Warning: This work has been rated 16+ for language and mature content.
Before Edward ran away from home driving a borrowed pick-up stashed with a stolen six pack, he made sure to leave a final goodbye – on a Post-It note hastily stuck on his mother’s sleeping forehead he scrawled, “She’s all yours now buddy.”
It was sick. It was sick and stupid and reckless and somehow Andy still thought it was awesome. That he could actually get in that truck and go…
Andy knew that Mom had always liked him better than Edward. In the way of egalitarian and progressive parents, she had never expressed a preference. In the way of sensitive and perceptive children, they had never needed her to.
“Some people just mature sooner,” his mother had said. Over the years, the force of her love had inspired in Andy pride, joy, fear, guilt, anger, humiliation, and resignation.
Andy stared down at the ashen gray countertop as they sat placidly waiting for the hot gooey slop they would shovel through one opening and expel out the other. Nervously, he fingered the small slip of waxy paper they’d been given up front: “64.” They were now calling order number 37. It was Senior Special. The line stretched to the door, and yet there was hardly enough noise to drown out the pounding in his own mind. He wanted to throw up.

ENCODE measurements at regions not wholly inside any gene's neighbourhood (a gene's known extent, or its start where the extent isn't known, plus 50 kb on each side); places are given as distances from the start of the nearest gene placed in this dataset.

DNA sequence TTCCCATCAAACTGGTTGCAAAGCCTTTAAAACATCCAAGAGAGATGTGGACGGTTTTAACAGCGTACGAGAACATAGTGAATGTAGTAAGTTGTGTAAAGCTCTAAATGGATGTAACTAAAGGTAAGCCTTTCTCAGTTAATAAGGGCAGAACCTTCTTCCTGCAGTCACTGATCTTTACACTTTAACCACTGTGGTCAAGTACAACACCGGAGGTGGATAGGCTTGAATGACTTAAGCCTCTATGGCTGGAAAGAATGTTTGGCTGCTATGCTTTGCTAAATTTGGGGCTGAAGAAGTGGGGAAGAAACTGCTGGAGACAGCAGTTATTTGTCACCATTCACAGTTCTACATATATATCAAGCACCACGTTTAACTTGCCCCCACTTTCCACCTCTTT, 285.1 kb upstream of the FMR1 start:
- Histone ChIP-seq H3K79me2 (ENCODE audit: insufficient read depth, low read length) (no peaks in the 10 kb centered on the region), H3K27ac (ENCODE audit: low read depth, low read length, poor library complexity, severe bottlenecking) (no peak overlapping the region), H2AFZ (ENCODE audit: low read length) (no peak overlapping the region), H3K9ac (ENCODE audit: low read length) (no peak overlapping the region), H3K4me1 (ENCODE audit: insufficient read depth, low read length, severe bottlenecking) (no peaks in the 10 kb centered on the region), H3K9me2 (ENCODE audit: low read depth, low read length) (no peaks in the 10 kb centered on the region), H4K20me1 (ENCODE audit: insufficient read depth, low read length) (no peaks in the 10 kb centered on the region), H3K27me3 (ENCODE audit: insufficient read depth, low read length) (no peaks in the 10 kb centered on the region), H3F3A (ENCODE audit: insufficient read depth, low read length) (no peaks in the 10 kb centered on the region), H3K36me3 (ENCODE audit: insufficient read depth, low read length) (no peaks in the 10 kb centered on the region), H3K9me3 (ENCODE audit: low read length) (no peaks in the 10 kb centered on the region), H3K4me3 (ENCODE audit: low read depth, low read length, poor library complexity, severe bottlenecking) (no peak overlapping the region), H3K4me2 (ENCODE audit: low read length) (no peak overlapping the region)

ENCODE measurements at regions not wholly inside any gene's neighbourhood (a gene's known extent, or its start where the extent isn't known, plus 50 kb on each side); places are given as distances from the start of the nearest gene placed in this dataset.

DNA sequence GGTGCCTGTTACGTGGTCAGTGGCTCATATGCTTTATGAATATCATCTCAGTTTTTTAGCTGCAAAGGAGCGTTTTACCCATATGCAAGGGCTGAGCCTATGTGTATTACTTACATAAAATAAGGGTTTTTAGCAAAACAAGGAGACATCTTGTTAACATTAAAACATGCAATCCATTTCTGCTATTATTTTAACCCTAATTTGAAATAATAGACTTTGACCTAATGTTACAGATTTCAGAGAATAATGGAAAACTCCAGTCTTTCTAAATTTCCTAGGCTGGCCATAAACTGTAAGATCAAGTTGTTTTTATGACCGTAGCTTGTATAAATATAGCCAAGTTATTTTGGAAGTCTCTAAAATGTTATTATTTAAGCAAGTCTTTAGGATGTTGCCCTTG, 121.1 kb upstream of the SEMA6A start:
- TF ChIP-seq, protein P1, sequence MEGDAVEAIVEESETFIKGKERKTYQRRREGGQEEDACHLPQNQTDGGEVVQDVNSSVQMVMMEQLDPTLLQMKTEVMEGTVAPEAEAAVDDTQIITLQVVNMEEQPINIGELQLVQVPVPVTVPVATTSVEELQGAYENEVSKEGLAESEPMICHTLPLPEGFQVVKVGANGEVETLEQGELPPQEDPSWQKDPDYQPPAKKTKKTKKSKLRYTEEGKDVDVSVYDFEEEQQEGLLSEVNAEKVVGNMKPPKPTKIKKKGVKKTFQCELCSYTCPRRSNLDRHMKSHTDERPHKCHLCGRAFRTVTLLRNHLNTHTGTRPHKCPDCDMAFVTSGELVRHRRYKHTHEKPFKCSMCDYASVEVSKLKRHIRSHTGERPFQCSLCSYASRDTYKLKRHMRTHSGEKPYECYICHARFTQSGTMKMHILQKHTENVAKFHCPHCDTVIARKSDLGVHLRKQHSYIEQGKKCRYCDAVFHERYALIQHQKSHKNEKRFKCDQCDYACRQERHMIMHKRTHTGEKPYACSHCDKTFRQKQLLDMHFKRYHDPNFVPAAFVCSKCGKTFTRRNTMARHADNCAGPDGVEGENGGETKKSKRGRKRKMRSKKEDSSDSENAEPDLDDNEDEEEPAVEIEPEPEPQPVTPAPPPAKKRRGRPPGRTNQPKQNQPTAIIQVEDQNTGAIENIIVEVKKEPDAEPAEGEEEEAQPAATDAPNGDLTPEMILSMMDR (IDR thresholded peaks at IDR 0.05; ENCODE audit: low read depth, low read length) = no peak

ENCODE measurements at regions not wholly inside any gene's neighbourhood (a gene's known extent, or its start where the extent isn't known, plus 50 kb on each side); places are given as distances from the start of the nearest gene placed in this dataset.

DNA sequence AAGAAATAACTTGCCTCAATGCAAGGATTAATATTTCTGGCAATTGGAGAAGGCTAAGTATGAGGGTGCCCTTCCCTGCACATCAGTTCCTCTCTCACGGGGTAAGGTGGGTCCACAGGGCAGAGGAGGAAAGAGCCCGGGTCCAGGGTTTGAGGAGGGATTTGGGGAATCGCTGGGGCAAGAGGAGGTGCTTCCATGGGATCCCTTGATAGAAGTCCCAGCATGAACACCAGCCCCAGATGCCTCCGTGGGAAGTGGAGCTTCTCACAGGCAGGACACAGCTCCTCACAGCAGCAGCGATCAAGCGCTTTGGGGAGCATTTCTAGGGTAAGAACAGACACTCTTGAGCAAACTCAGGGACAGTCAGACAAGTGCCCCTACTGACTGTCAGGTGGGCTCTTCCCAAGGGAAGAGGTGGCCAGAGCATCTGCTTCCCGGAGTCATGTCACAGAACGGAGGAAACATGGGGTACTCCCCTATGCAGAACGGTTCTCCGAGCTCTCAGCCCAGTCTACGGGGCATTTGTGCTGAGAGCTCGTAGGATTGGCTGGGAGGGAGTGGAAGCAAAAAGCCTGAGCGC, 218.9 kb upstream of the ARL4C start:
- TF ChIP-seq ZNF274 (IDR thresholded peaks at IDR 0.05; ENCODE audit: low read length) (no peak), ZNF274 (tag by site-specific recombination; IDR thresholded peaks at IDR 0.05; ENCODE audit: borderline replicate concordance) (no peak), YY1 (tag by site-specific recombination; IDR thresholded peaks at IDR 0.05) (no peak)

The dark shade of his mother in the peripheries of his vision bobbed suddenly. “Andy, baby, you know your brother always thought I could never understand him.”
Involuntarily, he flinched and glanced around. Mom’s sharp Southern twang was unnaturally loud in the sleepy fast food joint crowded with geriatrics quietly munching their tasteless mush and the occasional teenage couple whispering furtively over a shared Coke. He was convinced that all those Vietnam vets were staring and silently sniggering at this pasty Mama’s boy waiting for his Happy Meal. Andy was just old enough to find it humiliating to eat out with his mother, but not quite old enough to have anyone else to eat with.
Mom smiled humorlessly, wine red lips too bold for a woman half her age and size. “But you baby – I always appreciated how mature and sensitive you are, how you value your parents’ wisdom and aren’t too embarrassed to be seen with your mom.”
Andy nodded stiffly. Nothing was ever lost on the bitch. (He was just young enough to be shocked at himself for thinking that.) The counter boy called order number 43. Andy began jiggling his knee under the countertop.